The Politics    Thursday, June 25, 2015

Things that really happened today

By Sean Kelly

Politics gets ridiculous

Sometimes, politics reaches heights (or depths) of absurdity. Luckily for us, when sorrows come (for governments) they come not single spies, but in battalions.

The evidence:

 

Exhibit A

It was revealed that the Victorian Liberal party had sent an email to supporters carrying an accusation: “Labor and the left are playing politics with our national security.”

The same email sought donations to help re-elect the Coalition to ensure a “SAFER Australia”.

 

Exhibit B

Tony Abbott today said an ABC review of the Q&A incident this week would not be sufficiently independent.

Therefore, his communications minister, Malcolm Turnbull, has asked the Department of Communications, which answers to Malcolm Turnbull, who answers to Tony Abbott, who also today said “heads should roll” over the incident, to conduct an inquiry.

 

Exhibit C

At a photo opportunity yesterday with ASIO, the PM inspected a number of maps, showing Australian hotspots where radicalisation is likely to occur, laid out by an ASIO official. When the ABC requested electronic copies of the maps, it was told they were for “official use only”. They were also asked not to publish the maps.

When the government came under attack for having exposed the maps to cameras, and therefore to the public, the PM responded: “The suggestion coming again and again from members opposite that somehow the director-general of ASIO, that senior officers of ASIO would have permitted classified material to be photographed is just ludicrous.”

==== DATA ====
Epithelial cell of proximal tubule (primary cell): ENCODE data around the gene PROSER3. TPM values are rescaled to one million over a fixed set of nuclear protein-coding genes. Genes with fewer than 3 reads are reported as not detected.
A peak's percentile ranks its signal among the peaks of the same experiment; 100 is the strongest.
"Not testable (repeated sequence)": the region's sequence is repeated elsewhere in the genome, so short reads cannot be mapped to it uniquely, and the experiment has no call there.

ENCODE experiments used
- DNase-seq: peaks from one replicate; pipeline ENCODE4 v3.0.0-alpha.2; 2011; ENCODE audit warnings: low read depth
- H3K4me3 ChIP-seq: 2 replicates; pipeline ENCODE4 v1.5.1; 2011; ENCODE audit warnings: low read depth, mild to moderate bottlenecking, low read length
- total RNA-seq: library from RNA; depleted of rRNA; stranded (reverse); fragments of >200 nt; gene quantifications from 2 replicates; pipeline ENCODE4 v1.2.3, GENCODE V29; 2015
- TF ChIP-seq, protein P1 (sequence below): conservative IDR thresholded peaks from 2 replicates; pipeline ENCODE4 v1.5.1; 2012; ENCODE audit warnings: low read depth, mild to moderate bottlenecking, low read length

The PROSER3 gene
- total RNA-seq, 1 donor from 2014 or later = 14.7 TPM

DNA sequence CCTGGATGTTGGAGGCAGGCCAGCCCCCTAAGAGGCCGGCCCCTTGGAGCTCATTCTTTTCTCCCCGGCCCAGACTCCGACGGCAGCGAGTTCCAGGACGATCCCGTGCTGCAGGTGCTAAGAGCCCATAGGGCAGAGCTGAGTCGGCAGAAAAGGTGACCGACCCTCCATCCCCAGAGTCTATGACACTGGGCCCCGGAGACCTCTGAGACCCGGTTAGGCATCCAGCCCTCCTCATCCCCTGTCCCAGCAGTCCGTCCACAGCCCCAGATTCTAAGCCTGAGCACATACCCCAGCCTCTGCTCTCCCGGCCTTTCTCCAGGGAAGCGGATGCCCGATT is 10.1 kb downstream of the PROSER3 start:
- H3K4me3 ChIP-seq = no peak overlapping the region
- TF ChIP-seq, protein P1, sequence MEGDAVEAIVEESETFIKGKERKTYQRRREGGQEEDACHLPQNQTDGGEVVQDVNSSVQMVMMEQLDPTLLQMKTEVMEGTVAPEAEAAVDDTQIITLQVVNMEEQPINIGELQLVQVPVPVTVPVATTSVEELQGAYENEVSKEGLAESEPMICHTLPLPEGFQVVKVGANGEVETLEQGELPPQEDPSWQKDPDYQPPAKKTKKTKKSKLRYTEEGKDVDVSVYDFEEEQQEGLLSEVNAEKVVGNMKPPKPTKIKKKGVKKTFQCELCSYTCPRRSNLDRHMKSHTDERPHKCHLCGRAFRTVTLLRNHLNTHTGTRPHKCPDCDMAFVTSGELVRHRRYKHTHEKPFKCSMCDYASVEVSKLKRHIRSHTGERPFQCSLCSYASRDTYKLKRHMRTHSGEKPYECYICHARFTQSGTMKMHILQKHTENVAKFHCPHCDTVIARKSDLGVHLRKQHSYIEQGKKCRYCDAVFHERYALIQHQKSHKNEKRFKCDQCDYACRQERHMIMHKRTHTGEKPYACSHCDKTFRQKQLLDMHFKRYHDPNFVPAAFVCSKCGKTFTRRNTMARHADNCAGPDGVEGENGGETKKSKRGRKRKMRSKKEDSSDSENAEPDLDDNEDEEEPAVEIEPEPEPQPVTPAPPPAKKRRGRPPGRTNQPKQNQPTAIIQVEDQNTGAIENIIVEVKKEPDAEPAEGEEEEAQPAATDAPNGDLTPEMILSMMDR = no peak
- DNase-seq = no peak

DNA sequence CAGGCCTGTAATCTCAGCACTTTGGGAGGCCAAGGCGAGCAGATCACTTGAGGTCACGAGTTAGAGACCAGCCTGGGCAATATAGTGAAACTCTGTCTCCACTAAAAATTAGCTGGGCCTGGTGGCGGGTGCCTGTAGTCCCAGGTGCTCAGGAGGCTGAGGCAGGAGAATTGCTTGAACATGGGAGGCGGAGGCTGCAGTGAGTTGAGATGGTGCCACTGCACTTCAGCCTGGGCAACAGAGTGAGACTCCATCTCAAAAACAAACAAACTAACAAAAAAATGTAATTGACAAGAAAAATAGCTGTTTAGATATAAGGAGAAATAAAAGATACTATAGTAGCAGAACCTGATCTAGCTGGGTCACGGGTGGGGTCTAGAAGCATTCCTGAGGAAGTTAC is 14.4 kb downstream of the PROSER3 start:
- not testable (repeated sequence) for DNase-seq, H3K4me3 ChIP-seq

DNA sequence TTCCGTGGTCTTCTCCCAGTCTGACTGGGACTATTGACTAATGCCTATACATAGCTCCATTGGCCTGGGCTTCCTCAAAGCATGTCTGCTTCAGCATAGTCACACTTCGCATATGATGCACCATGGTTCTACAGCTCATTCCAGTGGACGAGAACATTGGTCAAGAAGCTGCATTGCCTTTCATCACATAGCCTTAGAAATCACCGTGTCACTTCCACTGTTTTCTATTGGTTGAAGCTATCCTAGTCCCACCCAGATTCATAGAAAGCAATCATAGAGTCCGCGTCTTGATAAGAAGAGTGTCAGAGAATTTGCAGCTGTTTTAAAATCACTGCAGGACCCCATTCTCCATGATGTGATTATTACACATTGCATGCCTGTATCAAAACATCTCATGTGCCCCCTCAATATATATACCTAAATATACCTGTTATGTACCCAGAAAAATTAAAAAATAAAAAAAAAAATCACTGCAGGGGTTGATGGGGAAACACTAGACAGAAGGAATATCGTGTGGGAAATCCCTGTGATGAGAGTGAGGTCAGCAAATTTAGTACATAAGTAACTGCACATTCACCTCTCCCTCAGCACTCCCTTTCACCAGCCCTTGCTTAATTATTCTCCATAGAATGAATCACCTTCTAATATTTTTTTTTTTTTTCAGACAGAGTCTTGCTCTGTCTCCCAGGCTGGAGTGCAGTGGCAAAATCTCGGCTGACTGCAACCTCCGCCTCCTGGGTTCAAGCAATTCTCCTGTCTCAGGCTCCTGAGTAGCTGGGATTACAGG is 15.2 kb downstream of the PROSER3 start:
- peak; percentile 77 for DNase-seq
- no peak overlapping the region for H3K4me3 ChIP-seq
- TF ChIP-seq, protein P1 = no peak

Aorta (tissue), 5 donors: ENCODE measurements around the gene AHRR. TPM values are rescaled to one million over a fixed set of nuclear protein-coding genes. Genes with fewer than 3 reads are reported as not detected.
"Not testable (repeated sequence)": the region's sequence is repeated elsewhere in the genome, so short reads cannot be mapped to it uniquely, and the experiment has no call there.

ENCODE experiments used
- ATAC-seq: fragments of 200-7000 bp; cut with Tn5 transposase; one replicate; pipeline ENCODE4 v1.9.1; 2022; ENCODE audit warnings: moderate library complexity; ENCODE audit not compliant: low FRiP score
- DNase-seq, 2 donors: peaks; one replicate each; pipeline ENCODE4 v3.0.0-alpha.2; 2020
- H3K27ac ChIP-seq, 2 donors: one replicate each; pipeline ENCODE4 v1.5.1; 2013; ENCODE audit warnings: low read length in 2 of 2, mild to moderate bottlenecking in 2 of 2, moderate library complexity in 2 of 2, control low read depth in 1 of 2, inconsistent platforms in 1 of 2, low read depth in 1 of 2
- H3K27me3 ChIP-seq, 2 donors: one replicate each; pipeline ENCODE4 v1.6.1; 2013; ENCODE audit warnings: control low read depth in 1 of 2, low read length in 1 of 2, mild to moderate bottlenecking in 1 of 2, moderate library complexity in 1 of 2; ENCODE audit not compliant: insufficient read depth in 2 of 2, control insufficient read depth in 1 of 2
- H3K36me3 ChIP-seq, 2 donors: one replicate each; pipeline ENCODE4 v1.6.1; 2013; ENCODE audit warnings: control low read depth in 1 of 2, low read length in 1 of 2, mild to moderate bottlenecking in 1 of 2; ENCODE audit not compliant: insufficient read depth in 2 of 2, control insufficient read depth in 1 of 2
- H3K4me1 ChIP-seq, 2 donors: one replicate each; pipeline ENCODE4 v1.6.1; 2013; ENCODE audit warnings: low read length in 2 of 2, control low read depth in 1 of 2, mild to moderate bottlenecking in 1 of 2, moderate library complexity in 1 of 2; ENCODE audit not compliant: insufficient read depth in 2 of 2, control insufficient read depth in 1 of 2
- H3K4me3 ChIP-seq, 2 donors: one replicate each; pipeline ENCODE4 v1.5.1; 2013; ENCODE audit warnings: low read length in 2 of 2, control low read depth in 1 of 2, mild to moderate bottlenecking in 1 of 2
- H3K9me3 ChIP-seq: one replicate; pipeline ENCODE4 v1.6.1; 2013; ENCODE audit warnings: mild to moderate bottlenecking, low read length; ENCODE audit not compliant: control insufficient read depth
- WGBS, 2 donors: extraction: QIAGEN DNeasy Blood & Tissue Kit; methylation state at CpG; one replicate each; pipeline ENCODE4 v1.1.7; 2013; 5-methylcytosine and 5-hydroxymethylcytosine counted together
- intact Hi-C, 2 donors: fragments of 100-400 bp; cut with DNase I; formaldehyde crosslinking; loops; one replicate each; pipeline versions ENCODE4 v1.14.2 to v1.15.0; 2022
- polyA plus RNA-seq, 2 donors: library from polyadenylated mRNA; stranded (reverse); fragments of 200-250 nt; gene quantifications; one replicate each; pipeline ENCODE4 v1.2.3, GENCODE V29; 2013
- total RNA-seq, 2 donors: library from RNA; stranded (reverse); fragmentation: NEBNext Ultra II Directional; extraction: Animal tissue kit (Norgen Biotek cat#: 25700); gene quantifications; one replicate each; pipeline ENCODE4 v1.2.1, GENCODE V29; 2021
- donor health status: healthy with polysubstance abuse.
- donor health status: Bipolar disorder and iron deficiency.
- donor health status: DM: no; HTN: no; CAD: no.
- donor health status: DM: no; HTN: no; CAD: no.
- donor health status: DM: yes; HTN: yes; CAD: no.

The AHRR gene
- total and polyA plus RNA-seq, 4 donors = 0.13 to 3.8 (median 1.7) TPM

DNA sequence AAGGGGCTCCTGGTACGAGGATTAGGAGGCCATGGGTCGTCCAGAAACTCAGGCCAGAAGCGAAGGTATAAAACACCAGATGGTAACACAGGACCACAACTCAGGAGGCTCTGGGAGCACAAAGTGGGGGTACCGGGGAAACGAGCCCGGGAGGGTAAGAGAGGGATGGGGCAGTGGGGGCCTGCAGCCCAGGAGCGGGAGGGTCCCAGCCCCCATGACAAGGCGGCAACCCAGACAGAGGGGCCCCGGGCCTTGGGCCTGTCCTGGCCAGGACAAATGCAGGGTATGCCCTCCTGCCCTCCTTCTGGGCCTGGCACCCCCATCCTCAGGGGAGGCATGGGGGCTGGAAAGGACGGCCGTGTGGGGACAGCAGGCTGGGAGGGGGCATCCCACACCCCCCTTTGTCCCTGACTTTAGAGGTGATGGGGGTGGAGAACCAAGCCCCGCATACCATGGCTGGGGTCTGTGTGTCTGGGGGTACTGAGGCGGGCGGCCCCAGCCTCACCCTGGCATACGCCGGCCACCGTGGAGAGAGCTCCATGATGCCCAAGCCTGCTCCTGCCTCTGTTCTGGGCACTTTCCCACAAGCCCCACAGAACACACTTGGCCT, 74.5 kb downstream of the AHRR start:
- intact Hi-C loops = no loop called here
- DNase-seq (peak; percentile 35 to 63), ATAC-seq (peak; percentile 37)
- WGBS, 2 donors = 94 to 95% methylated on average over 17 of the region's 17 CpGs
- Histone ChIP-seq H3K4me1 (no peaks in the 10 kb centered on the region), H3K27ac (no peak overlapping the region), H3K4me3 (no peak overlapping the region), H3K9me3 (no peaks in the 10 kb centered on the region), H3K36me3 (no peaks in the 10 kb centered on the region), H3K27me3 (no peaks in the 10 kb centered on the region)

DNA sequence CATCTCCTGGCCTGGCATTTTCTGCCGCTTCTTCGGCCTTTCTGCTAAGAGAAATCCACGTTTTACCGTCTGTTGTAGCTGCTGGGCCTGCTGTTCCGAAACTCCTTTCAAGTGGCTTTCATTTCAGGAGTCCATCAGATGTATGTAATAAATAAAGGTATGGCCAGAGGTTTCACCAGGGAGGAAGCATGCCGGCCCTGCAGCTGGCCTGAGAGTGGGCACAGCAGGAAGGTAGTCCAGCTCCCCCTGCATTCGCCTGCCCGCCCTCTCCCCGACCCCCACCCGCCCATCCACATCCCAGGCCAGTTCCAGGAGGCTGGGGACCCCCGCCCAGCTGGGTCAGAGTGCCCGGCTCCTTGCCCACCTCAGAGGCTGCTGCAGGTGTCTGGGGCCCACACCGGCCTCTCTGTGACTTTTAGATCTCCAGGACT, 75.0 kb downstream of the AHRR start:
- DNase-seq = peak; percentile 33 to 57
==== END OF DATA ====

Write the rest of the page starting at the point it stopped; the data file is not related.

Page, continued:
Today’s links

  • Shorten news I: Labor Party reforms put forward by Bill Shorten last year appear to have been sent to the back of the queue ahead of the ALP’s national conference.
  • Shorten news II: Shorten has conceded he lied to radio host Neil Mitchell about his role in the Gillard–Rudd leadership machinations back in 2013. He said, “I am kicking myself in hindsight,” a bizarre phrase bringing to mind contortions taking place over different phases of both time and space. Labor senator David Feeney said it was “typical” of MPs to lie about leadership manoeuvring at the time, which is the type of defence nobody really needs.  
  • Shorten news III: Shorten is searching for a new chief of staff.
  • The PM schedules a photo session that sets off rumours of an early election. The PM then (almost) rules out an early election.
  • Barack Obama shuts down a heckler.
  • A Labor in Power parody that some might say is actually a Killing Season parody decades ahead of its time.
  • The Liberal Party will not boycott Q&A after all. Kevin Andrews, however, has said he will not appear on the show. If a tree falls in a forest etc etc.
  • Debate over Uber and Airbnb in NSW. 

Sean Kelly

Sean Kelly is a columnist for The Sydney Morning Herald and The Age, and was an adviser to Labor prime ministers Julia Gillard and Kevin Rudd.

@mrseankelly

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